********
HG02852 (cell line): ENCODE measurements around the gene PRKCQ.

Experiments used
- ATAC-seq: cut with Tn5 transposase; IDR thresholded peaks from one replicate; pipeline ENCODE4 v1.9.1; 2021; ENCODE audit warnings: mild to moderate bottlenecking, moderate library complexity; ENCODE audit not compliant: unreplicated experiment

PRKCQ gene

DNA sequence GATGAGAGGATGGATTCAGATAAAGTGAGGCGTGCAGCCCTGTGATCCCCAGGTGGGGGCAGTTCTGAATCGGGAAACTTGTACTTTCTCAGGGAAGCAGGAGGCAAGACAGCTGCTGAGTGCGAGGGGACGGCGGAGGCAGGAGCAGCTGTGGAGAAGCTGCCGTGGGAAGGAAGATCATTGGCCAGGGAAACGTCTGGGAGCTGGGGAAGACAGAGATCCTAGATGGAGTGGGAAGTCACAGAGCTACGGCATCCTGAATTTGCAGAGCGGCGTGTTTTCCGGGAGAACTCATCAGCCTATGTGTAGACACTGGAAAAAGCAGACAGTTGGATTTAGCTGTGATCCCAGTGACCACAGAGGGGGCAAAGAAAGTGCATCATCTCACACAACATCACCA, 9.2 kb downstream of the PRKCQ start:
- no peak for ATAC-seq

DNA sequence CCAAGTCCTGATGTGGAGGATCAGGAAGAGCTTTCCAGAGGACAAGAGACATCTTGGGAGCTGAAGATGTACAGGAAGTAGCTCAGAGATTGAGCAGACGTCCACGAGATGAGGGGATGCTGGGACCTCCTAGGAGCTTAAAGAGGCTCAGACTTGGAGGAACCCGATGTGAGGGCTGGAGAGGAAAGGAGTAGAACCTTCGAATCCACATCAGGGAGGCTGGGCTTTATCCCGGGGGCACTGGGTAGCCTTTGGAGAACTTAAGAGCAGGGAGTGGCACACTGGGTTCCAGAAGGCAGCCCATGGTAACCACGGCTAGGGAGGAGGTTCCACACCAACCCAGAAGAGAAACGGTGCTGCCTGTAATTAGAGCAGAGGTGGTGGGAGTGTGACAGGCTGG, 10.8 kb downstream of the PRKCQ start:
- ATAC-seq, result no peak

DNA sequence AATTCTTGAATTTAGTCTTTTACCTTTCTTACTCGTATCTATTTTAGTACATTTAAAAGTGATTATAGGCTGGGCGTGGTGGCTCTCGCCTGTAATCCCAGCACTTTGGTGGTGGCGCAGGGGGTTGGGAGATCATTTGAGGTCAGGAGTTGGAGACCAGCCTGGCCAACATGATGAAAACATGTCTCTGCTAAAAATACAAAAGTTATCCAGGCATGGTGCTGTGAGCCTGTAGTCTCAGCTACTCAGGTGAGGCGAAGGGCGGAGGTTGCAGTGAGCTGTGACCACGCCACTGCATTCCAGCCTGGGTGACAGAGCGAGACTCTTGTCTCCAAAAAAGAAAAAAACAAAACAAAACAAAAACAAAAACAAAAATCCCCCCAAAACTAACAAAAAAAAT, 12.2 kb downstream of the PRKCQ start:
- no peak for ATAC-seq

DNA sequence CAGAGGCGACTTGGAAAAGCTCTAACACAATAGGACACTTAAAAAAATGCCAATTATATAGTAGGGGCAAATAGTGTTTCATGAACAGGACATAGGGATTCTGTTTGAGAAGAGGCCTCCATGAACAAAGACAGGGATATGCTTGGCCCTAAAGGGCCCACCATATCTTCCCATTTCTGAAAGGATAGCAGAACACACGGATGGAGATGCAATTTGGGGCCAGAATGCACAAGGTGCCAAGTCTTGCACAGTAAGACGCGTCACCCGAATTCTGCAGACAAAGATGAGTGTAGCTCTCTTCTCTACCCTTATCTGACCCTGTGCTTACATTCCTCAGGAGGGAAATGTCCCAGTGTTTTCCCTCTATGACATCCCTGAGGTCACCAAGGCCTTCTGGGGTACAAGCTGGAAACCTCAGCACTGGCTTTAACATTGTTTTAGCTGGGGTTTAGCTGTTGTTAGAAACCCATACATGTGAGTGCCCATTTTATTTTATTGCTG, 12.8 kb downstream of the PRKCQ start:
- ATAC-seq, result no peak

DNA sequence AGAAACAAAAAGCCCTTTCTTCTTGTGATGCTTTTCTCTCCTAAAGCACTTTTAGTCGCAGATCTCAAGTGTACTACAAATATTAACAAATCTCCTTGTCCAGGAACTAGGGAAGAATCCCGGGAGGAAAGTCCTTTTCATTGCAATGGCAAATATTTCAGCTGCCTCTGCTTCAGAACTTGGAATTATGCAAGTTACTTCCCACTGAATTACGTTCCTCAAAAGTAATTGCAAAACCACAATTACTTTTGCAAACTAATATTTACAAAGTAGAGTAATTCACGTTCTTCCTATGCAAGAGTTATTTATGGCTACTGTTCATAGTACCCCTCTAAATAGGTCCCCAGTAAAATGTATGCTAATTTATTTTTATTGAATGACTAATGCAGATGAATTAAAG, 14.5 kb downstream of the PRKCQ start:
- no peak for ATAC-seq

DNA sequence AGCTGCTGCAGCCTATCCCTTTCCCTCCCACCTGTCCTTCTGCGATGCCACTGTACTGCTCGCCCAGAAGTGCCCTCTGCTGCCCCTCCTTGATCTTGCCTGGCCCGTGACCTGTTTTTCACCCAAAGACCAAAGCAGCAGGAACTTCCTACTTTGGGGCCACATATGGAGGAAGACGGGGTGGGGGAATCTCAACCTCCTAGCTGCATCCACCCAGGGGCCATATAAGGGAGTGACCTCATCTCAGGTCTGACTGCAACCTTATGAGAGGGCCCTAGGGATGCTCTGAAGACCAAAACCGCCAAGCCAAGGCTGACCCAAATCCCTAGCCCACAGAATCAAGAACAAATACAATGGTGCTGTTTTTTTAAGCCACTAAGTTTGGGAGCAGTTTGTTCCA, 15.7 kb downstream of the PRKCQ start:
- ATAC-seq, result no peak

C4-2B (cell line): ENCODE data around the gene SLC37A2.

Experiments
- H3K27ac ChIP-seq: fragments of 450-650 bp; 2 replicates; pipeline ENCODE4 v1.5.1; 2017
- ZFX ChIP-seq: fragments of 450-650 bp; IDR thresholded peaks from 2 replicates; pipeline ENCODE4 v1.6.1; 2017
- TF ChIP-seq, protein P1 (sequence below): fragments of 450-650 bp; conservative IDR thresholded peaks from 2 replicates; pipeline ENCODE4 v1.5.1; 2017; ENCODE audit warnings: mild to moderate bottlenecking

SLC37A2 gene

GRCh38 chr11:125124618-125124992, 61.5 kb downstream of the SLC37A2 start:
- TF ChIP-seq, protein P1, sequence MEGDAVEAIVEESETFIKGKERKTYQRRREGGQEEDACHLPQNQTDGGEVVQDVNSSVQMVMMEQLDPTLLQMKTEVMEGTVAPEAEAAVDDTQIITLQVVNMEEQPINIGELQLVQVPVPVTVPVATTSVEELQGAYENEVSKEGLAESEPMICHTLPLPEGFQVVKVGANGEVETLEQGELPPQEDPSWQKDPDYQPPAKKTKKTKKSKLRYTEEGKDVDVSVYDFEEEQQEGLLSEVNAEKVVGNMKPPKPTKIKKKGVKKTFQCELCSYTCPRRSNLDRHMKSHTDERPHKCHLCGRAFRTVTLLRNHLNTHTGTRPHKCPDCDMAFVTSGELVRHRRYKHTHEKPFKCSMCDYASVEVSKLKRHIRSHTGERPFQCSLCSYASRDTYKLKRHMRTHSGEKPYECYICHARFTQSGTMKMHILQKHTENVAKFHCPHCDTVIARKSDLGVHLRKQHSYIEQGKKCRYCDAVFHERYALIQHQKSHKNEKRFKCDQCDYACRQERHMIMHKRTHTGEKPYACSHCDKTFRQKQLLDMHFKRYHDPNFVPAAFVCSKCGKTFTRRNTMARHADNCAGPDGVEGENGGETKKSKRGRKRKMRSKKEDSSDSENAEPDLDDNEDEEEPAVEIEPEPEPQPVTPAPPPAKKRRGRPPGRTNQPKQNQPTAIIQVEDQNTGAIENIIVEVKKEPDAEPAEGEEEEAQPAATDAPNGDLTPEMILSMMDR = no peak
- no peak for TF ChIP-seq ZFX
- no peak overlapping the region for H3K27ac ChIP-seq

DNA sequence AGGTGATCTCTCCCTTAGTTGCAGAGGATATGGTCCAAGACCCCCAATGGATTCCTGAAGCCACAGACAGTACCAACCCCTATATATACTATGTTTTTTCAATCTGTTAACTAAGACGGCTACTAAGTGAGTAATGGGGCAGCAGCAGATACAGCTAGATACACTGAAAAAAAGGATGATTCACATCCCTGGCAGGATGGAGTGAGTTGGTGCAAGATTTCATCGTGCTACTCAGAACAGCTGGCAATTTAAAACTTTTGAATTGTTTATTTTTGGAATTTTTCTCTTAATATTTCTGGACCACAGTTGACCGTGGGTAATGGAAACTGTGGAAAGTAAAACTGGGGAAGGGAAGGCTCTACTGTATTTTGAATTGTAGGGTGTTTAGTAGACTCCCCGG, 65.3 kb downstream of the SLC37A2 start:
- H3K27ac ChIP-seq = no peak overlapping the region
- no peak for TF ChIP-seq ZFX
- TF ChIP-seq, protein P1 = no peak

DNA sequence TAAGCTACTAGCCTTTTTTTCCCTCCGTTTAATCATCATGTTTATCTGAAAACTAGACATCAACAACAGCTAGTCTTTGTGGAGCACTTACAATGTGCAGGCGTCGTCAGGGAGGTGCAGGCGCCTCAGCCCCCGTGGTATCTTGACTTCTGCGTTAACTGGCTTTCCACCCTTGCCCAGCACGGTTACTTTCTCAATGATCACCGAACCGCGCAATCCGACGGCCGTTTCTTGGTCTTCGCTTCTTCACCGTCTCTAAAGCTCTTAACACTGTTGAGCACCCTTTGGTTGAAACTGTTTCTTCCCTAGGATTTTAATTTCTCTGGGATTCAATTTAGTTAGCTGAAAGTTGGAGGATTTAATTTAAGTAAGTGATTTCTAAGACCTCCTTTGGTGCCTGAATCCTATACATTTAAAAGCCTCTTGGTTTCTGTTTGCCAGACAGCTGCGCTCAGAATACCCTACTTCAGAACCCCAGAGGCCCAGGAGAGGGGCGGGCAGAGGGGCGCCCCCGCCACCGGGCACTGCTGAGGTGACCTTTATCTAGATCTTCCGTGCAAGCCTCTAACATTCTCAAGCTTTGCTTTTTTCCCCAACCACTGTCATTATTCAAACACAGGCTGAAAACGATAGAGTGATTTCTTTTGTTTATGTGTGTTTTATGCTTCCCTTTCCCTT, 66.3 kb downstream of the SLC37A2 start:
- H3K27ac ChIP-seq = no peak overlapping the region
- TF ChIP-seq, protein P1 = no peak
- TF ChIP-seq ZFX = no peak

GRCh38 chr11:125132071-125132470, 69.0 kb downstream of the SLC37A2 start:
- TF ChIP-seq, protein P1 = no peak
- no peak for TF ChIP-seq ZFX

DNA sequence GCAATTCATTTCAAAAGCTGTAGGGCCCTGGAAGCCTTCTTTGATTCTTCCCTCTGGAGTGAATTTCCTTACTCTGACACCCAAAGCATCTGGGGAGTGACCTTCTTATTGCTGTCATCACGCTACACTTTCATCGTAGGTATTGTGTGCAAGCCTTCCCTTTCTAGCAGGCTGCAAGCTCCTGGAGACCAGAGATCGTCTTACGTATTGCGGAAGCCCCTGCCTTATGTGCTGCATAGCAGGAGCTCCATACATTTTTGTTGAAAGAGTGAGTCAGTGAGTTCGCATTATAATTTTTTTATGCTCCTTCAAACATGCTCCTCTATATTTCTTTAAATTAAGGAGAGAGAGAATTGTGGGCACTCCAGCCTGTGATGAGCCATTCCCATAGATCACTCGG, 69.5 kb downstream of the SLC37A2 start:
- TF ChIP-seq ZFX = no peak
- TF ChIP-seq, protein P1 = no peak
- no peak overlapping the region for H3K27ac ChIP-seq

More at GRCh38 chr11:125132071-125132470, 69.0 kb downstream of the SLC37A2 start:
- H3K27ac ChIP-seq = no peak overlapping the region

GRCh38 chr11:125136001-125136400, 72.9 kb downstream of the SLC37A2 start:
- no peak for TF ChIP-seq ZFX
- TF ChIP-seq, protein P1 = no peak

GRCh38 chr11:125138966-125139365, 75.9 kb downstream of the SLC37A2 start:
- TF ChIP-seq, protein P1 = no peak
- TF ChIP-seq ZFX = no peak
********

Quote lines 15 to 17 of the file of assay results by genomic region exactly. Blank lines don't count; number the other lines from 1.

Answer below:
DNA sequence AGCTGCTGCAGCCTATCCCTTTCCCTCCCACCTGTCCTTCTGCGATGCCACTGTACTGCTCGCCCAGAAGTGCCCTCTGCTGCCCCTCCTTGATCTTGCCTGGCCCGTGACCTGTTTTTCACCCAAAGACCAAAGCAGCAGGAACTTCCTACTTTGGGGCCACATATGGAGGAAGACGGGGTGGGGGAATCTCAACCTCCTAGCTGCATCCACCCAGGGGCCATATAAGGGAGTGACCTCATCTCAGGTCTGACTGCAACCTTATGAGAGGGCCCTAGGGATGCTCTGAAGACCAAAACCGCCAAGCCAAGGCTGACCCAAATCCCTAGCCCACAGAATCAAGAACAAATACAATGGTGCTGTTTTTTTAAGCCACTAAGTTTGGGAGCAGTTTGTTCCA, 15.7 kb downstream of the PRKCQ start:
- ATAC-seq, result no peak

C4-2B (cell line): ENCODE data around the gene SLC37A2.